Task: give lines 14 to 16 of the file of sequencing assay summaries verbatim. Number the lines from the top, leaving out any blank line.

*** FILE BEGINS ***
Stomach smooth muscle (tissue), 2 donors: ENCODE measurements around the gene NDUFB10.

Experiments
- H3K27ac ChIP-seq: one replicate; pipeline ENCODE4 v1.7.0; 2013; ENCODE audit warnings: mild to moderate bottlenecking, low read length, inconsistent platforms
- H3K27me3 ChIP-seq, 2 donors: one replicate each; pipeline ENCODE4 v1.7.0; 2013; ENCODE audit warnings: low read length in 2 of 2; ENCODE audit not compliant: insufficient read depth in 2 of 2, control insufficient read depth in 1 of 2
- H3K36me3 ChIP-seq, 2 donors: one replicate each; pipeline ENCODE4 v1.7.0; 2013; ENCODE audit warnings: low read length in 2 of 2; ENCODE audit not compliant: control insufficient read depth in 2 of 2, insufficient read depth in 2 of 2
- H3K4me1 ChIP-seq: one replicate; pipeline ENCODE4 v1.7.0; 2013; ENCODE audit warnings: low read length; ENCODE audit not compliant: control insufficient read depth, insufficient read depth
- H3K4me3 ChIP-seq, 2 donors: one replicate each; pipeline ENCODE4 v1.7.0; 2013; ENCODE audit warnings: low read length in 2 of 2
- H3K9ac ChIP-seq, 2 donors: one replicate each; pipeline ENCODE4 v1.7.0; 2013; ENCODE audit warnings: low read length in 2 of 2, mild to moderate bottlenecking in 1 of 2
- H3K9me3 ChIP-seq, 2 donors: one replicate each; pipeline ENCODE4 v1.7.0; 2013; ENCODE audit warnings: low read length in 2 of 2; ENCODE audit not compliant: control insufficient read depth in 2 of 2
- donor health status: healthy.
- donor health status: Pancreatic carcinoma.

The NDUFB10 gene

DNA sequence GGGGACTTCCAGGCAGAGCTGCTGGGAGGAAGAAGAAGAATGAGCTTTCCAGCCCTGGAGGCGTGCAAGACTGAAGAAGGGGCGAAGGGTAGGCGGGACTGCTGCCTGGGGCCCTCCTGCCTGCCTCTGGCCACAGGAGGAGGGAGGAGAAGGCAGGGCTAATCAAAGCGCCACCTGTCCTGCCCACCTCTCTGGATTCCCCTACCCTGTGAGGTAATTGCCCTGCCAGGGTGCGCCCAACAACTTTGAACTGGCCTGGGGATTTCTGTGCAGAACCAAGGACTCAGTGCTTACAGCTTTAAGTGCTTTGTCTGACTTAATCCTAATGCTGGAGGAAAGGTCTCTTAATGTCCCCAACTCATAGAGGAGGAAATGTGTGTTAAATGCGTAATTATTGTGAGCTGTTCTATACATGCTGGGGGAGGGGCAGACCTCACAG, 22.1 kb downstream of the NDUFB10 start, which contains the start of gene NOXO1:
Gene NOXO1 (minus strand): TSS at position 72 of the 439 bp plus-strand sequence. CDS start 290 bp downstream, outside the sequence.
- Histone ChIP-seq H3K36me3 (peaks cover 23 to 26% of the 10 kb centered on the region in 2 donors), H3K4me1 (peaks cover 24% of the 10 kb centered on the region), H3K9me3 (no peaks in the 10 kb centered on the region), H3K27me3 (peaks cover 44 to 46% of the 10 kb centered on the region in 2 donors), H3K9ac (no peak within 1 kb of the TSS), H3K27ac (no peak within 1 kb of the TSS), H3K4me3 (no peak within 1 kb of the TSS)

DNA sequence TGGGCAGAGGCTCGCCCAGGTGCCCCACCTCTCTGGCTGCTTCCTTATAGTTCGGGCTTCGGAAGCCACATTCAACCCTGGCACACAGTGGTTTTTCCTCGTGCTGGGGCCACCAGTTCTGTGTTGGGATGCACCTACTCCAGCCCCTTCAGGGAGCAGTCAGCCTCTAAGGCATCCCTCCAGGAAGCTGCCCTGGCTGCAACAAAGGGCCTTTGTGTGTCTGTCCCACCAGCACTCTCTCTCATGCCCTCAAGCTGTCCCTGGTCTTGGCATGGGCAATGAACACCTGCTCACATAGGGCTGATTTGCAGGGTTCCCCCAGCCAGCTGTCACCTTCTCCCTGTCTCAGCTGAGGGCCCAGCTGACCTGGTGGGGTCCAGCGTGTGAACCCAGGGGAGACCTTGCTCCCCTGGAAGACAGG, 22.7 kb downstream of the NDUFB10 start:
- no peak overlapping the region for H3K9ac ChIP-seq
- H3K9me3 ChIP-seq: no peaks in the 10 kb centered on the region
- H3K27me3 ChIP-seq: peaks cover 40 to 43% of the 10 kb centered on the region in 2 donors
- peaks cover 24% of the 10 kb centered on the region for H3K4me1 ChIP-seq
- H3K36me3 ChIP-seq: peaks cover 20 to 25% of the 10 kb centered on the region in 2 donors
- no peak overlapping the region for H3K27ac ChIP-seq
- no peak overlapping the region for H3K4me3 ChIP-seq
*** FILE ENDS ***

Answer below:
Gene NOXO1 (minus strand): TSS at position 72 of the 439 bp plus-strand sequence. CDS start 290 bp downstream, outside the sequence.
- Histone ChIP-seq H3K36me3 (peaks cover 23 to 26% of the 10 kb centered on the region in 2 donors), H3K4me1 (peaks cover 24% of the 10 kb centered on the region), H3K9me3 (no peaks in the 10 kb centered on the region), H3K27me3 (peaks cover 44 to 46% of the 10 kb centered on the region in 2 donors), H3K9ac (no peak within 1 kb of the TSS), H3K27ac (no peak within 1 kb of the TSS), H3K4me3 (no peak within 1 kb of the TSS)

DNA sequence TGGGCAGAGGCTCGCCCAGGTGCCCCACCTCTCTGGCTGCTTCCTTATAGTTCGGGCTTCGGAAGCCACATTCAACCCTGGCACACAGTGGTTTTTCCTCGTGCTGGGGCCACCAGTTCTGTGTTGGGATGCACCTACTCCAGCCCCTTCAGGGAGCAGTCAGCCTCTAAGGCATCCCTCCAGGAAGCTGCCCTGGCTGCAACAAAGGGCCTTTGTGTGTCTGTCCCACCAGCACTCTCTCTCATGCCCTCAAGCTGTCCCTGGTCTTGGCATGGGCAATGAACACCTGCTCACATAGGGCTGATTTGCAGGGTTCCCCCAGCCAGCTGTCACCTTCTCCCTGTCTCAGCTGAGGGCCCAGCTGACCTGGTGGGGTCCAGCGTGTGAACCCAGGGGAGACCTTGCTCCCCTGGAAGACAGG, 22.7 kb downstream of the NDUFB10 start: